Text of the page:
The Philippines’ Pivot to China, Part 1

(Image by Jeffrey Pioquinto)

Relations between the Philippines and China have been notably sour in recent years, as the source of this newfound animosity can be traced to territorial disputes in the South China Sea. With nearly $5 trillion in ship-borne trade passing through its waters every year, expanded Chinese presence in the area has seen increased threats to regional stability. One pivotal flashpoint in this escalation was China’s seizure of the disputed Scarborough Shoal in 2012, where the government denied the Philippines watermen access to its fishing grounds. Incensed with this violation of territorial rights, the Philippines took action and pressed legal chargers against Chinese misconduct. The nation brought the South China Sea Arbitration case to the Permanent Court of Arbitration (PCA), a legal body under the provisions of the United Nations Convention on the Law of the Sea (UNCLOS) that handles maritime disputes. In July 2016, soon after the new Filipino President Rodrigo Duterte took office, the arbitral tribunal ruled against the legality of China’s “nine-dash line” claim over the South China Sea within which it exercises exclusive control over the waters and resources. A landmark decision, many commentators argued that this was a victory against Chinese encroachment and demonstrated how smaller Pacific nations could combat their domineering influence.

Surprisingly, Duterte decided not to capitalize on this victory and opted to reevaluate the Philippines’ position on their neighbors. The president has begun an interesting period of rapprochement with the Chinese while marginalizing its partnership with its longtime ally, the United States. During a meeting with the Chinese Preseident Xi Jinping, Duterte emphatically welcomed the relation a new “springtime” between the two former adversaries. Moreover, Duterte has repeatedly made charged and outrageous remarks towards President Obama, the American Ambassador Philip Goldberg and even the Pope regarding their liberal positions on human rights and gender equality. This contrast is evident in more than just tone, as the Duerte appears more statesmanlike and even deferential to his Chinese partners. Overall, this controversial change shows Duterte’s determination to abandon the status-quo relations with the United States and elevate the importance of strengthening regional integration. Yet most revealing, it signals Duerte’s faltering confidence in the United States and a desire to rekindle ties with the emerging Chinese hegemon.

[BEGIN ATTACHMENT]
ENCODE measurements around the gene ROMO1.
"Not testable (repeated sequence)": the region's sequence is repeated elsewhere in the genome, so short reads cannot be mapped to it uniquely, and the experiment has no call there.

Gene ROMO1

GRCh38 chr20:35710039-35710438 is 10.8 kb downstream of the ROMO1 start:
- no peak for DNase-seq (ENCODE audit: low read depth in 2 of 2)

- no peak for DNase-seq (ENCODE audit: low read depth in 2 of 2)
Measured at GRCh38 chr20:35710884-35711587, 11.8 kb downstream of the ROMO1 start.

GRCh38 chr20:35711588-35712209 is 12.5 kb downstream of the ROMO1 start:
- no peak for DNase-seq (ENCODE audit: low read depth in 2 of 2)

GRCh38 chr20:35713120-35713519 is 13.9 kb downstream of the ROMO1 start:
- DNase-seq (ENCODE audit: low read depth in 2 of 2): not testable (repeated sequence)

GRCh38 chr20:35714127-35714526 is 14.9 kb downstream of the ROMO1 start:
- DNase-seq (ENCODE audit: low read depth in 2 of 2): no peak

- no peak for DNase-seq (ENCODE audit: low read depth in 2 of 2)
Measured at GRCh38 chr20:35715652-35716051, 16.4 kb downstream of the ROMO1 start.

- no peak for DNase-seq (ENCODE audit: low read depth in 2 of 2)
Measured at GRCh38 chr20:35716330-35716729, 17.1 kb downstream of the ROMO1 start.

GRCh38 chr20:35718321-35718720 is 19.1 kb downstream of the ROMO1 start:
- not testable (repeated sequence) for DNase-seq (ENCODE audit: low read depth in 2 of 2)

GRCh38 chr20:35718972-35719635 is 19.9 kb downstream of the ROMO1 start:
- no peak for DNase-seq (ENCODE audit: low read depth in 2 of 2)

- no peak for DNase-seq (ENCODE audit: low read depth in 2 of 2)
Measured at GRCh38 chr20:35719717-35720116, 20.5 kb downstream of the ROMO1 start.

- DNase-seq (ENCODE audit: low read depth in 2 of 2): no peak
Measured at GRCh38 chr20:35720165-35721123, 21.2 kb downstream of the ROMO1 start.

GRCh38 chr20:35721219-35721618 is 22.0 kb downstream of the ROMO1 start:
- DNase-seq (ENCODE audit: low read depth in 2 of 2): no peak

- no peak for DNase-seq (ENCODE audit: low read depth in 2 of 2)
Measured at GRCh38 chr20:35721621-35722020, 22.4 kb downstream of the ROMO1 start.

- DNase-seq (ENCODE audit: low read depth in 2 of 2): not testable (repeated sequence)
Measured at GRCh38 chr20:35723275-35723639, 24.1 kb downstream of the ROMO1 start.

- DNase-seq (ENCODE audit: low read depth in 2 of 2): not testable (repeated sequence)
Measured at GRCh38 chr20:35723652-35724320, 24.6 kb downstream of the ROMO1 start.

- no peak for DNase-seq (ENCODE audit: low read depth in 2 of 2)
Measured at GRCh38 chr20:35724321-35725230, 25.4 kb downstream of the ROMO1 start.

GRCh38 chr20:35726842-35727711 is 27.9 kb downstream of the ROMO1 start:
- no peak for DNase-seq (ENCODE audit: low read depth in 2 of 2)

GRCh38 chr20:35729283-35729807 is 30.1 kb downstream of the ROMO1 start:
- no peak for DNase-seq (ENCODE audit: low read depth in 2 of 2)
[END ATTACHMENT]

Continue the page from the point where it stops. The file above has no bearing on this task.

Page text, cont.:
Despite Duterte’s recent statements suggesting a severe realignment, the ramifications of such actions are still unclear. The U.S. and Philippines have many shared security interests, with the former has investing over $4.7 billion in Filipino affairs. In the face of a rising China, Washington has seen Manila as an essential ally in its own foreign policy shift to Asia. Therefore, there has been widespread shock after Duterte’s announcement of a “separation” from the United States, which he later clarified at a press conference in Davao City as a separation of foreign policy rather than a severance of ties. “I will not go to America anymore. We will just be insulted there,” Duterte declared at a forum during his visit to Beijing, “so time to say goodbye my friend.”

Duerte’s harsh words have translated into drastic actions, calling into question the fundamental diplomatic and military ties that have been present since the island nation’s independence.  The U.S. has sternly criticized Duterte’s war on drugs, a devastating initiative that permits extrajudicial killings of alleged drug offenders and clearly abuses citizens’ human rights. In the Association of Southeast Asian Nations (ASEAN) summit, Obama and Duterte only briefly shook hands without speaking to each other. The Filipino leader also refused to participate in the scheduled joint military drills and naval patrols with the U.S. Yet the deepest cut came in mid-September, when Duterte announced that the Philippines would begin buying weapons from China and Russia instead of the U.S., its traditional main supplier. This turn has not been taken lightly by Washington, as it has raised serious doubt about credible U.S. aid during a military showdown. Many Filipino citizens have begun to side with Duerte and vociferously protested against the perceived over-reach of the American government into their country’s affairs.  Outside the U.S. Embassy in Manila in late October, 1,000 anti-U.S. protesters have gathered and called for the removal of U.S. troops. With hostilities on the rise and reconciliation in the distance, it seems that a return to the welcoming relationship of the past won’t be coming anytime soon.

Yifan Su is a Sophomore B.A. student at the College of William & Mary and an Intern for the William & Mary Policy Review. 

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